Markham platform reaches Shetland
Among the ongoing removal programs, the Dales Voe decommissioning site in Shetland has received Spirit Energy’s ST-1 gas production platform from the Greater Markham Area of the southern North Sea. The facility had been in warm suspension mode since September 2017: the heavy-lift vessel Seaway Strashnov removed the steel jacket and topsides, weighing a total of 2,500 metric tons (2,756 tons), in two single lifts.
In the same region, DNO has contracted Well-Safe Solutions to decommission up to 21 wells on the Schooner and Ketch gas fields, while Perenco is seeking approval to decommission the normally unmanned Pickerill Alpha and Bravo platforms. The Pickerill gas field ceased production last summer, 25 years after start-up.
Decommissioning initiatives paying off
Decommissioning costs are falling across the UK continental shelf as industry-wide initiatives start to take effect. Nils Cohrs, Head of Decommissioning at the Oil and Gas Authority (OGA), said his department had revised its forecast for remaining expenditure on UK fields to £56 billion ($70 billion), down from £59.7 billion ($74.6 billion) in 2017. And the signs are that the projected overall cost could fall faster this year to £49 billion ($61.3 billion), putting the industry on track to reach the OGA’s target of £39 billion ($48.8 billion) in 2022.
Cohrs, who was speaking at an event in London organized by Oil & Gas UK, cautioned that the figures cannot be set in stone because the industry is also adding new assets, thanks to drilling successes west of Shetland and in the central North Sea. “We are also mindful of the risk,” he said, “as this is the lowest time for the industry in terms of costs – and these are [showing signs of] going up. But at the same time, more and more specialists in the supply chain are taking on the challenge of decommissioning, so hopefully this will mitigate some of the risk.”
So where are the cost reductions coming from? In 2018, the UK sector spent £1.4 billion ($1.75 billion) on decommissioning – £400 million ($500 million) lower than the forecast figure – with 90% of the cuts coming from savings on projects and only 10% due to projects being deferred. The main focus of attention has been on four key areas, Cohrs said: well P&A, removal of subsea infrastructure, topsides and jackets, and post-cessation of production costs. Due to the higher oil price and lower costs, oil companies throughout the sector are taking the opportunity to do things earlier, he added.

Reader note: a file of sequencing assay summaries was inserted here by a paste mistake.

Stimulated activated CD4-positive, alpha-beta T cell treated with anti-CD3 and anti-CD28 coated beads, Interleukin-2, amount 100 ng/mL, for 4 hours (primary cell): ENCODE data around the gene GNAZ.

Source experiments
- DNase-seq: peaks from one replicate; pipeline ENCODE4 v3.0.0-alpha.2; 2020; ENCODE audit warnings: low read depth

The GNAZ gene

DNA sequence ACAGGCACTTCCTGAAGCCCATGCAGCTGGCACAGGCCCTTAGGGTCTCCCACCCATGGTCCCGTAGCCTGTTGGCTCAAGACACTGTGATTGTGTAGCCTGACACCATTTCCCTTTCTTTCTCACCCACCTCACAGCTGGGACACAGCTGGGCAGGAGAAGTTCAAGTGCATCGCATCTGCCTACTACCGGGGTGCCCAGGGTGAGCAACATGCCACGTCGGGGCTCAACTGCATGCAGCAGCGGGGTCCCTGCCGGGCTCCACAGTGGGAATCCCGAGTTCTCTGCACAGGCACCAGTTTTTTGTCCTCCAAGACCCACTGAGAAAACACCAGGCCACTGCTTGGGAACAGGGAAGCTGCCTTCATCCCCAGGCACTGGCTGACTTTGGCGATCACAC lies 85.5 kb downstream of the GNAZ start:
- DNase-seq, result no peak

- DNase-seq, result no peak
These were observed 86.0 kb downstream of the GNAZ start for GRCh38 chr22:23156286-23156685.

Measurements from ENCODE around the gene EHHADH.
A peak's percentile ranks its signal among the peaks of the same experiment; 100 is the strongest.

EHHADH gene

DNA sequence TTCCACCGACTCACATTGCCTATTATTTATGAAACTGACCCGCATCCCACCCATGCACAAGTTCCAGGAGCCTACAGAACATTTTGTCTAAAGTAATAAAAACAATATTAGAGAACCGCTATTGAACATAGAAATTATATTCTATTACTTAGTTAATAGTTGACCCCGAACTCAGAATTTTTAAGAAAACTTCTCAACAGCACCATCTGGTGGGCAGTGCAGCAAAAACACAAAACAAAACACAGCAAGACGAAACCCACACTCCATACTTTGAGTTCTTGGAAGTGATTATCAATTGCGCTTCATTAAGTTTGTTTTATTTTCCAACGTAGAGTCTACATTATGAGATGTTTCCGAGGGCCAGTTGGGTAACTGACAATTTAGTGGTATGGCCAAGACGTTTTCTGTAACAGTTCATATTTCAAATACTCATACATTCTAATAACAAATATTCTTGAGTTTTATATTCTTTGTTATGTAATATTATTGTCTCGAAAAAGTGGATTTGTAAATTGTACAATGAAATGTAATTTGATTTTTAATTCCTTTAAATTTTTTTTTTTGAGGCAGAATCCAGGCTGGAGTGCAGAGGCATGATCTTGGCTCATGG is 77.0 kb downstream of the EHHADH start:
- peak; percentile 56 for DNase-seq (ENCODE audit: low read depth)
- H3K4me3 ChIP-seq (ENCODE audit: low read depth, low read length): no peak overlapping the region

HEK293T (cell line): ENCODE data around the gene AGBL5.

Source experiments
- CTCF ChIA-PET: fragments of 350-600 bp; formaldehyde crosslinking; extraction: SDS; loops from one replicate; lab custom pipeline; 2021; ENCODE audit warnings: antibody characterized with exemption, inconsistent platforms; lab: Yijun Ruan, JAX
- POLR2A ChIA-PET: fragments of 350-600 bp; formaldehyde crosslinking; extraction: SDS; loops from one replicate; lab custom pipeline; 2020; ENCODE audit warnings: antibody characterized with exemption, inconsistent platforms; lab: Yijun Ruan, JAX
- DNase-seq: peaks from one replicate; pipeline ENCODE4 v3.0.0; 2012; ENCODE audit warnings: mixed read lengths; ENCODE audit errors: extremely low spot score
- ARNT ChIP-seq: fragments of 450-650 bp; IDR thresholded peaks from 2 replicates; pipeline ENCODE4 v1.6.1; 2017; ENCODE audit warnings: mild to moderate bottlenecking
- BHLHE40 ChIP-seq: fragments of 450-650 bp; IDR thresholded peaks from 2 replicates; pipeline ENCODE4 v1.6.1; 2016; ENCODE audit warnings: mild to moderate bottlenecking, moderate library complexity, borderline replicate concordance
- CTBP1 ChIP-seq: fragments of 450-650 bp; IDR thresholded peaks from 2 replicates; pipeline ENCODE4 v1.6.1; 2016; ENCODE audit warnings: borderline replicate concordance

The OGA is also looking to alter mindsets by using its insights to provide operators with benchmarks. “We tell an operator, your well P&A operations cost four times more than those of your peer group in the North Sea. They might say, ‘our wells are more complex,’ but we encourage them to examine what others have done. In certain cases, after looking at our dashboards, they have come back six months later and admitted that they could be doing things cheaper. We are also trying to influence operators to think of decommissioning at least six years before it actually starts.”
Equinor taking charge of Wisting
Equinor and OMV plan to collaborate on two Norwegian offshore projects. One is the Wisting oil development in the southern Barents Sea where estimated recoverable resources are 440 MMbbl, based on the six wells drilled to date. Although OMV discovered the field, Equinor would be development operator with OMV staff taking lead roles in subsurface work, drilling operations, and other activities. Formal transfer of operatorship should go through this summer. Studies to date have focused on an FPSO with either a circular or ship-shaped hull, connected to a subsea production system comprising 19 production and 15 water injection wells.
The other project is Hades/Iris, discovered last year on the Haltenbanken in the Norwegian Sea and thought to hold 40-245 MMboe recoverable. In this case, OMV would remain operator but would work with Equinor on optimization studies and a tie-in to existing offshore infrastructure.
Elsewhere in this region, Equinor started production last month from the 76-MMboe Trestakk field via a five-well subsea tieback to the Åsgard A floating production vessel. Final costs were a projected NOK500 million ($58 million) lower than the NOK5.5 billion ($641 million) budgeted at sanction in 2017.
Liatårnet boosts NOAKA project
Aker BP has discovered Norway’s largest new oil and gas field of what to date has been a thin year for exploration in the sector. The few other successes had been modest, near-field accumulations, but Liatårnet in North Sea license PL 442 could hold up to 200 MMboe. The structure is within Aker BP’s proposed North of Alvheim and Krafla-Askja (NOAKA) development area, also encompassing seven other discoveries. Thanks to Liåtarnet, the gross resource has risen to around 700 MMboe, making this potentially one of Norway’s largest remaining offshore projects.
The company and partners in other licensees have reviewed various potential concepts, with Aker BP’s preference being a new hub platform in the central part of the area with capacity to tie in future finds in the area. •
(Courtesy Aker BP)